The federal cabinet has approved the State-Owned Enterprises (SOEs) Bill 2021 proposing governance reforms in the management and oversight of cash bleeding public sector. A detailed report titled “State-Owned Enterprises Triage: Reforms & Way Forward” states that the government has categorized SOEs into a different list of companies that will be kept part of the public sector while 44 companies will be privatised or liquidated in phases. Whereas 14 entities are planned to be retained under government ownership but require immediate reforms and possible restructuring. Among them are Pakistan Railways and Pakistan International Airlines that collectively made a loss of Rs 88 billion in FY19.
Through an act of parliament a law will be introduced for structural governance reforms in the management and oversight of the SOEs. Through this enactment, the boards of directors of the SOEs will be given more autonomy in terms of decision-making in addition to ensuring the separation of the office of chairman from the CEOs in all SOEs, including the entities established through special enactments. The SOEs shall be moved out from the line ministries/divisions and placed directly under the federal government, which shall form a Central Monitoring Unit (CMU), manned by experts hired from the market that will function as the central database and analytical unit for all the SOEs.
Though late by over two years, this is a welcome decision in the public and national interest. Had this logical and inevitable decision been taken in the first 100 days of the incumbent government, it could have been, by now, richer by few trillion rupees through some of the privatisation proceeds and savings of trillions doled out to sustain the sick SOEs. The political leadership instead opted to establish an entity called ‘Sarmaya Company’, placing all the SOEs under it to be restructured and turned around as viable business entities. This, as expected, did not fly as there was no aggressive mechanism that was put in place to move SOEs out of ministry and minister’s hold. Both were unwilling to surrender their dominance on public assets.
The slide of SOEs started in the early 1990s. The prime reason for this woeful state of affairs is a seriously flawed governance structure. The state business enterprises were placed under the umbrella of line ministries - manned by bureaucrats and political leadership with ministers at the top. This model of state enterprise governance has failed to deliver across the world, including in the then Soviet Union, the UK and India. Each understood long ago that, business is the domain of an entrepreneur who has strong appreciation of ‘profit and loss sensitivity’. Bureaucrats and politicians do not possess this feel and are not competent enough to supervise business enterprises. Any meaningful reform in SOEs, in all these years, was frustrated by bureaucrats and political leaders. This time too, the bureaucrat-politician combine is the biggest challenge to the proposed bill. But the bill is likely to sail through as the International Monetary Fund (IMF) has now firmly put its foot down and its further disbursement of loan tranches is conditional to privatisation and liquidation of loss-making SOEs. There is now no two ways about it.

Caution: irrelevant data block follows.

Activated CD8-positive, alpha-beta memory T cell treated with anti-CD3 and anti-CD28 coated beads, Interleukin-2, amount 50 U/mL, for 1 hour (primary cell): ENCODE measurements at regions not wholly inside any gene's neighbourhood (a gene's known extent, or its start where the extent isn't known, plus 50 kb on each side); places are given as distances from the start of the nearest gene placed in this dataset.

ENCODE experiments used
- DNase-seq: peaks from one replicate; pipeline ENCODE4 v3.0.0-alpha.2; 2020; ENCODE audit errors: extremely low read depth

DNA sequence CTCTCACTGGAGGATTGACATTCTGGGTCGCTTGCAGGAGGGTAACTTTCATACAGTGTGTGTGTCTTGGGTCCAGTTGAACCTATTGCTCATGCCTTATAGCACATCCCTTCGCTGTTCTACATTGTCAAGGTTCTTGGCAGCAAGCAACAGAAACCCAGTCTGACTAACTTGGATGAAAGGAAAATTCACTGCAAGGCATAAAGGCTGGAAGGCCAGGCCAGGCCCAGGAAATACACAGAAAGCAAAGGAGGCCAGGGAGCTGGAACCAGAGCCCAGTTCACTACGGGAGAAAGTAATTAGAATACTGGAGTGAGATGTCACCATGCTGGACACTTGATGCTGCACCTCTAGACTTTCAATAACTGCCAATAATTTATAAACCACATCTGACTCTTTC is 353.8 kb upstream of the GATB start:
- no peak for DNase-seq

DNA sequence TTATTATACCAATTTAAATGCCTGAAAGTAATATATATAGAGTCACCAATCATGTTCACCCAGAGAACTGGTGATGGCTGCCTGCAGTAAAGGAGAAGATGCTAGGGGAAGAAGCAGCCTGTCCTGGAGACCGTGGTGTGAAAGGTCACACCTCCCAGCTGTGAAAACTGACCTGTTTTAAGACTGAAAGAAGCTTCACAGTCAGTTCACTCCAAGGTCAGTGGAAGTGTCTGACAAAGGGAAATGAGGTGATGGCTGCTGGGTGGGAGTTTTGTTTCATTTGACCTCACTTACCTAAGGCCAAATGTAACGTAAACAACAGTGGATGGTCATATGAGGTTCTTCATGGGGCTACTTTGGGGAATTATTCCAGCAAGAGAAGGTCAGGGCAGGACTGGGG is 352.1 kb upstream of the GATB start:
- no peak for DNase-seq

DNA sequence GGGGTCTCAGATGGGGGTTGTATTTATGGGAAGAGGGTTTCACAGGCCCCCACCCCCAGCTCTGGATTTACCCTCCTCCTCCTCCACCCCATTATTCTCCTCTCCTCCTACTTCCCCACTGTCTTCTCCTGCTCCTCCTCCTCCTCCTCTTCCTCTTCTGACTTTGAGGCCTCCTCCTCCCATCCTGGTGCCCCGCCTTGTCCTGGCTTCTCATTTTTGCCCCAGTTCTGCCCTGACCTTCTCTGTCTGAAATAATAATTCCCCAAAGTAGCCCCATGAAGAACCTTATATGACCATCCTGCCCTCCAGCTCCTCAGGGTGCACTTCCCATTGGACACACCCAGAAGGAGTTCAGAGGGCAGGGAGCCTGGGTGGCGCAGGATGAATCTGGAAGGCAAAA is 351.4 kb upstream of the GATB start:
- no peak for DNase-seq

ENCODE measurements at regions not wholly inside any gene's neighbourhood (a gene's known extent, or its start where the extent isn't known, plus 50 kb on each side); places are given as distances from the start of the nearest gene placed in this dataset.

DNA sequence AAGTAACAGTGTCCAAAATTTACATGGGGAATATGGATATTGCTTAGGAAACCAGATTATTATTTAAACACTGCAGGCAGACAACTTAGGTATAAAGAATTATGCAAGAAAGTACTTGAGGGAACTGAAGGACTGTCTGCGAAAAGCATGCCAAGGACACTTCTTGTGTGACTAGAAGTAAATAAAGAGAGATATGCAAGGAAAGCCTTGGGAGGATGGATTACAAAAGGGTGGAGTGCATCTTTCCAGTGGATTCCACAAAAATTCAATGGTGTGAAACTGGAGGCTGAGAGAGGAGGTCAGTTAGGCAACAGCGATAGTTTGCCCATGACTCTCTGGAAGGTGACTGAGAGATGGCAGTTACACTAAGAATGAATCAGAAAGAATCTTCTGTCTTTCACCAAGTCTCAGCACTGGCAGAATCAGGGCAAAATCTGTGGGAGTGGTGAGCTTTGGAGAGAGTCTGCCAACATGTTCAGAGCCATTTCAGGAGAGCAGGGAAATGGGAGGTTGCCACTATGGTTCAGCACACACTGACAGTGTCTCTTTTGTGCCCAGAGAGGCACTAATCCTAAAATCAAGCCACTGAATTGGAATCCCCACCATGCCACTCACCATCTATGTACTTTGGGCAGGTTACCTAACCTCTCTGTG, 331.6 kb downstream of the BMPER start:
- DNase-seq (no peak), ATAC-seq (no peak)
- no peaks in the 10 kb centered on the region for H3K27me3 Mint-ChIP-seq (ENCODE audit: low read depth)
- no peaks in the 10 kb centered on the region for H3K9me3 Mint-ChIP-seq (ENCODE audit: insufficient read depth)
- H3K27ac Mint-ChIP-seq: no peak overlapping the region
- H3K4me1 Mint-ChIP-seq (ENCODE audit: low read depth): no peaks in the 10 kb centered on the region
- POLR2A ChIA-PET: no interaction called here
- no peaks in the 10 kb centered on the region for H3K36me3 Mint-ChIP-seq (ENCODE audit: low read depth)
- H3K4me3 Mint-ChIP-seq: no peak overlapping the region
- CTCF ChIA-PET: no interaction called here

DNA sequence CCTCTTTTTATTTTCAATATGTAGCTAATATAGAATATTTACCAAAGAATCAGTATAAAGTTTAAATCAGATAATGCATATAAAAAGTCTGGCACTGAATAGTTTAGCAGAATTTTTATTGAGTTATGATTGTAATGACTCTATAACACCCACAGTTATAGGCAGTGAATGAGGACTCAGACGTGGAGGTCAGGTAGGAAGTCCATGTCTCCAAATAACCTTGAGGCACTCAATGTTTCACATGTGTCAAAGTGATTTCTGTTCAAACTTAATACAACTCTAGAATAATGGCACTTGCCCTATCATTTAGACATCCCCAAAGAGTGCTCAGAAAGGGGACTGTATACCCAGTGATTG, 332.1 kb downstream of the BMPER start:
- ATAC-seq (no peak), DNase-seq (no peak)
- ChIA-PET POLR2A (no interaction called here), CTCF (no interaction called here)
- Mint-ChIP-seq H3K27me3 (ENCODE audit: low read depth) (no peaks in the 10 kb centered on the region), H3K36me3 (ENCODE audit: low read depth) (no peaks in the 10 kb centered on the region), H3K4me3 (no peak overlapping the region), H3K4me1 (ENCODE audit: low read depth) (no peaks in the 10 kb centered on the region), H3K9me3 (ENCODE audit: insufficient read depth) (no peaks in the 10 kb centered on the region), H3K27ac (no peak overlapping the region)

The proposed bill intends to move SOEs out of the line ministries and place them under a Central Monitoring Unit (CMU) - to be established by the federal government. On the other hand, the bill proposes to entrust operational and financial autonomy to the Board of the Enterprises to manage their affairs. Unless the role of CMU is strictly limited to data collection and its consolidation, the function of CMU/federal government is superfluous, confusing and conflicting. It could be exploited for interference by the federal government and would mean reintroducing the bureaucracy in another manner. This is not desirable.
The corporate sector is regulated by state regulators such Securities and Exchange Commission of Pakistan (SECP), and other government entities to ensure that business concerns comply with rules of business and fair business practices. The published audited report and balance sheet of a corporate entity is the true reflection of its operational and financial performance.
To achieve the desirable results, SOEs should also be structured, made functional and perceived as corporate sector enterprises. They need to be entirely insulated from any of the government and political intervention, in any shape whatsoever. The big question is how far and how much the incumbent government will be able to achieve this goal in its remaining tenure of a little over two years – with the fifth year as the year of election.
(The writer is former President of Overseas Investors Chamber of Commerce and Industry)
Copyright Business Recorder, 2021